Friday, May 31, 2013

The mysterious pricing of medical services -- the government reveals what it is charged and what it pays for a variety of medical services

The Centers for Medicare & Medicaid Services (CMS), f/k/a the Health Care Financing Administration (HCFA), recently released a massive report on health care costs comparing, according to the agency's press release, "comparing the charges for services that may be provided during the 100 most common Medicare inpatient stays" that hospitals bill to the government.

Quoting from the CMS press release:
These amounts can vary widely. For example, average inpatient charges for services a hospital may provide in connection with a joint replacement range from a low of $5,300 at a hospital in Ada, Okla., to a high of $223,000 at a hospital in Monterey Park, Calif.

Even within the same geographic area, hospital charges for similar services can vary significantly. For example, average inpatient hospital charges for services that may be provided to treat heart failure range from a low of $21,000 to a high of $46,000 in Denver, Colo., and from a low of $9,000 to a high of $51,000 in Jackson, Miss.
Just for fun, I looked at the report and selected a number of Chicago area hospitals comparing prices billed for treatment of chest pains. Interestingly, at least in this miniscule sample, the amounts paid are not necessarily proportionate to the amounts billed. These are my notes:

Treatment for "Chest Pain"

Hospital Name Amt. Billed Amt. Paid
Swedish Covenant$23,159$4,229
Jackson Park$22,150$5,023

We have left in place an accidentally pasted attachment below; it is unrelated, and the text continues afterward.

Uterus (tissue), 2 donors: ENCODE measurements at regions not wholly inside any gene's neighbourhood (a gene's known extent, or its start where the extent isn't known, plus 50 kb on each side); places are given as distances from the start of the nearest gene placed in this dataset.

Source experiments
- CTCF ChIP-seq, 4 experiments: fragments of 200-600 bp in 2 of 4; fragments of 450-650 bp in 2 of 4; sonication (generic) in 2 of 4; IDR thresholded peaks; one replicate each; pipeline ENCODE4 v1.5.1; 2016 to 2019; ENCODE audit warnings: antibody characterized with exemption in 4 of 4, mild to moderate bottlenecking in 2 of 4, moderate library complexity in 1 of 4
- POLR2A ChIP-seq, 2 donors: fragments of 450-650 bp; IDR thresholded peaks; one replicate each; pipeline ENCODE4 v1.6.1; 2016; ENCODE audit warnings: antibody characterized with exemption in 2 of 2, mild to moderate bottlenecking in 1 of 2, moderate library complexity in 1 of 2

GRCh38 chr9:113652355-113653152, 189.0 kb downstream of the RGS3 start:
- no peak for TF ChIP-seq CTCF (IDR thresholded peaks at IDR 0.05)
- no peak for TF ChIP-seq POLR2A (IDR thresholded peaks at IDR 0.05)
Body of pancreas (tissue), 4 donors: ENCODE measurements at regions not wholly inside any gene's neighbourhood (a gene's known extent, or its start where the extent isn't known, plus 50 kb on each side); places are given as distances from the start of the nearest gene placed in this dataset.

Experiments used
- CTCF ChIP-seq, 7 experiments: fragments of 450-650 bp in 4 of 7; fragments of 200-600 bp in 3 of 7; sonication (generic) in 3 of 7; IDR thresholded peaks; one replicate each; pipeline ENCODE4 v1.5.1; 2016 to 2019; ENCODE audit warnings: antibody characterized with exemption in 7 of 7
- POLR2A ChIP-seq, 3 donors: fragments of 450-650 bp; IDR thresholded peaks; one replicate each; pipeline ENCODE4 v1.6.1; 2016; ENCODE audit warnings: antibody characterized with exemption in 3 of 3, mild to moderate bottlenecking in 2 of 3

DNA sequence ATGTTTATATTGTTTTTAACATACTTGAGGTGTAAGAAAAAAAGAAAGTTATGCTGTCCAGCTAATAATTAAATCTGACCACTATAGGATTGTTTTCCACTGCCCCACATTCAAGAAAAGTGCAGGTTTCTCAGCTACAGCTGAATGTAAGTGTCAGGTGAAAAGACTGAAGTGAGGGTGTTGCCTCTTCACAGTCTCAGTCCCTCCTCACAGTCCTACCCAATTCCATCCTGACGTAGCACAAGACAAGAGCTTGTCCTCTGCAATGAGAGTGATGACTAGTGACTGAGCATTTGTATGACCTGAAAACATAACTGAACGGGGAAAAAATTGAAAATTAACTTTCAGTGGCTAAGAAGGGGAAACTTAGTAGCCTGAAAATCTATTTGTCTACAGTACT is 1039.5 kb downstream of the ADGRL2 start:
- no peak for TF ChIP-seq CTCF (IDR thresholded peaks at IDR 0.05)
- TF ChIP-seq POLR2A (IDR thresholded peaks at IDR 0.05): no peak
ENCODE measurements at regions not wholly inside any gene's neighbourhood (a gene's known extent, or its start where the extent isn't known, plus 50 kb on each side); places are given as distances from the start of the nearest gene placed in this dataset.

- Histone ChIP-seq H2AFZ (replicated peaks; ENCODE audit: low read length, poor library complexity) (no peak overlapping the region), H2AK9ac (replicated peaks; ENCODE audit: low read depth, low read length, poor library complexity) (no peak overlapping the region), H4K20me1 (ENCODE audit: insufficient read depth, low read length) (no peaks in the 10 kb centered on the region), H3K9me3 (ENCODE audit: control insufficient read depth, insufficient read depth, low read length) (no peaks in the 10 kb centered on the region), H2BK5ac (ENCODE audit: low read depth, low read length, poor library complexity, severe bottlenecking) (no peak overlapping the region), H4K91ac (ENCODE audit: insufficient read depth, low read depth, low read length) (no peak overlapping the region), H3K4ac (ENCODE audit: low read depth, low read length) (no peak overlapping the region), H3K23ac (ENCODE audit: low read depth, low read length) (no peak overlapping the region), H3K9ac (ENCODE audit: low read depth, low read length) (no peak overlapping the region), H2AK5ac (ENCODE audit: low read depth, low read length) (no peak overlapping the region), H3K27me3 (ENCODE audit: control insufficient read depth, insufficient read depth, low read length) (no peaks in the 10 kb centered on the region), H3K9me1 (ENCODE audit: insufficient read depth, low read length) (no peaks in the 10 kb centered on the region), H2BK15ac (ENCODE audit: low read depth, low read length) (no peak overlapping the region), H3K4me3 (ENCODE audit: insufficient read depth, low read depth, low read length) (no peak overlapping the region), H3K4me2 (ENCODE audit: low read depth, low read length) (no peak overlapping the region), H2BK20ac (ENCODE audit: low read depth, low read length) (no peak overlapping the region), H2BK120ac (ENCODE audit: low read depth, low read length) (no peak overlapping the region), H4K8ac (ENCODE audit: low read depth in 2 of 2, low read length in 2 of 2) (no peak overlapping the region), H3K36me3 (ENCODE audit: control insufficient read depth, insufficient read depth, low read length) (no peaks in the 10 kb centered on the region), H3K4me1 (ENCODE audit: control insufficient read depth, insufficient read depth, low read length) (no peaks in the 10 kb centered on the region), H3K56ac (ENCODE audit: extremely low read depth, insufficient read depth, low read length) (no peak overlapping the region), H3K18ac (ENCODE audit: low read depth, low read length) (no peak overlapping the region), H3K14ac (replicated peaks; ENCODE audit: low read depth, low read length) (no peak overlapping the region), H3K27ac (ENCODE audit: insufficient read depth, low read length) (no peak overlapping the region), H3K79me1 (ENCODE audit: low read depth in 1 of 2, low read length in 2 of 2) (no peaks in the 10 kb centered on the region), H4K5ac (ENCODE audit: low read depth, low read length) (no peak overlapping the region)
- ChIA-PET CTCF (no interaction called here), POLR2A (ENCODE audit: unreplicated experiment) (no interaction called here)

Resurrection Medical Center$20,641$3,679
Mt. Sinai$17,735$5,671
Little Company of Mary$17,392$4,042
Advocate Christ Medical Center$16,155$4,843
Mercy Hospital$10,553$5,040
Stroger (Cook County) Hospital$7,616$4,229

Now the CMS press release suggests (but, in fairness, does not claim) that the amounts billed to the government are also the amounts billed to private insurers for the same services. I don't believe that to be the case. Based on my experience in handling injury claims, it seems to me that hospitals bill one price to Medicare and Medicaid but a different (and lower) price to private insurers. The amounts billed may even vary from insurer to insurer. It seems to me that Blue Cross might negotiate a different rate for (say) an overnight hospital stay than United Health, while the government receives still a third figure for the overnight stay of a Medicare or Medicaid recipient. Perhaps someone with knowledge on this point might leave a comment -- although I'd bet that hard data on every hospital's private insurer billing is guarded like the Colonel's original recipe or the formula for Coca-Cola.

I can understand how a service might be priced differently from hospital to hospital: One hospital's treatment philosophy might differ from another. Hospital A may have more experienced (older and pricier) physicians on staff than Hospital B. One can imagine all sorts of reasons -- although some of the variances revealed by this report seem rather extreme.

Still, for me, the real question is how the health industry gets away with no-set-price pricing for the same service at the same hospital. Can you imagine going into your neighborhood Jewel and finding that the same box of one dozen eggs or gallon of 2% milk might have three or four different prices depending on who brings it to the checkout line?

HT to the ISBA listserv, where I first saw a discussion of this report.

For further reading, see the Washington Post Wonkblog, One hospital charges $8,000 — another, $38,000

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